As a reader, I’m always thrilled when one of my favorite authors writes a memoir or autobiography, or publishes a collection of letters or journals. Perhaps it’s voyeuristic, but I really enjoy a glimpse of the person behind the writer of those words I’ve come to love. And when I stumble upon a new writer, I’ll always search out their complete bibliography, to see if any personal writing or creative nonfiction is part of their body of work.
But with Thoughts Without Cigarettes, a memoir by Oscar Hijuelos, the tables are turned. I must admit I was not familiar with any of Mr. Hijuelos’ work, although his novel The Mambo Kings Play Songs of Love, won a Pulitzer Prize. After reading this wonderful memoir about his youth in New York City, his Cuban heritage, and the people and places that shaped his writing and his life, I am eager to acquaint myself with everything he’s written.
Hijuelos’ has the gift of elevating the everyday to something interesting and important, which I think is vital in memoir writing. He spent his childhood in West Harlem in the 1950’s, the son of two Cuban immigrants. When he was quite young, a severe bout of nephritis required several weeks of hospitalization, which becomes a pivotal event in his memory. His descriptions of this event, and the ensuing years when his mother was extremely overprotective, determined to keep him safe from any further exposure to “bacteria,” are picture perfect, and take us right into the emotional mind set of this small boy. Hijuelos’ relationship with his father, a cook at the Biltmore hotel who died suddenly when Hijuleos’ was 17, is also beautifully portrayed.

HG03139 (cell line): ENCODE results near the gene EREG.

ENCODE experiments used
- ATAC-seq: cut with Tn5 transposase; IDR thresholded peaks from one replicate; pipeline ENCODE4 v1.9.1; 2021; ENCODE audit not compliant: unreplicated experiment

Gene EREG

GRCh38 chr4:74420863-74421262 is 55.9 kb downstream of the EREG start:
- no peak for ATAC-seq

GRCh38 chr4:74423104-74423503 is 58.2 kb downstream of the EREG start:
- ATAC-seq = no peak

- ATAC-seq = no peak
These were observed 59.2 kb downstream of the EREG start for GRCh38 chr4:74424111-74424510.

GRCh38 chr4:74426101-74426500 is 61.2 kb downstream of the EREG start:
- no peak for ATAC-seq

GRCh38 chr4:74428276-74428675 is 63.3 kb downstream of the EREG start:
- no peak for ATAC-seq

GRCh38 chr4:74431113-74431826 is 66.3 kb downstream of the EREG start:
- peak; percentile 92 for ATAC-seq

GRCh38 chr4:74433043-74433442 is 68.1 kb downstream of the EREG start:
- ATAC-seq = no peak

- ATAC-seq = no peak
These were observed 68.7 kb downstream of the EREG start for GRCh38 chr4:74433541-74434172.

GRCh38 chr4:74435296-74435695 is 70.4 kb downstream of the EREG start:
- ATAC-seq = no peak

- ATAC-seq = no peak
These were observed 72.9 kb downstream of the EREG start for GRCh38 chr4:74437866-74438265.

Hijuelos’ didn’t grow up with the idea of becoming a writer, and in fact, wasn’t even much of a reader until he got to college. He spent a lot of time in his youth playing music, skipping school to play guitar and drink beer. When he began attending City College of New York, his writing talent was noticed and nurtured. “I had a lot of questions to ask myself,” Hijuelos says in an interview, “which I could only seek to answer through prose: much as I loved music, and for that matter, the visual arts, writing is the only form that leads to – and allows for -the direct expression of self-exploratory emotions.”
Thoughts Without Cigarettes is a beautifully written self-exploration of the writer’s emotions and memories. If you’re familiar with Hijuelos’ work, you’ll enjoy it for the way it shapes the man behind those words. If you’ve not read his other writing, you’ll want to, and very soon.
I know I do.
Thanks to TLC Book Tours for the opportunity to read this book.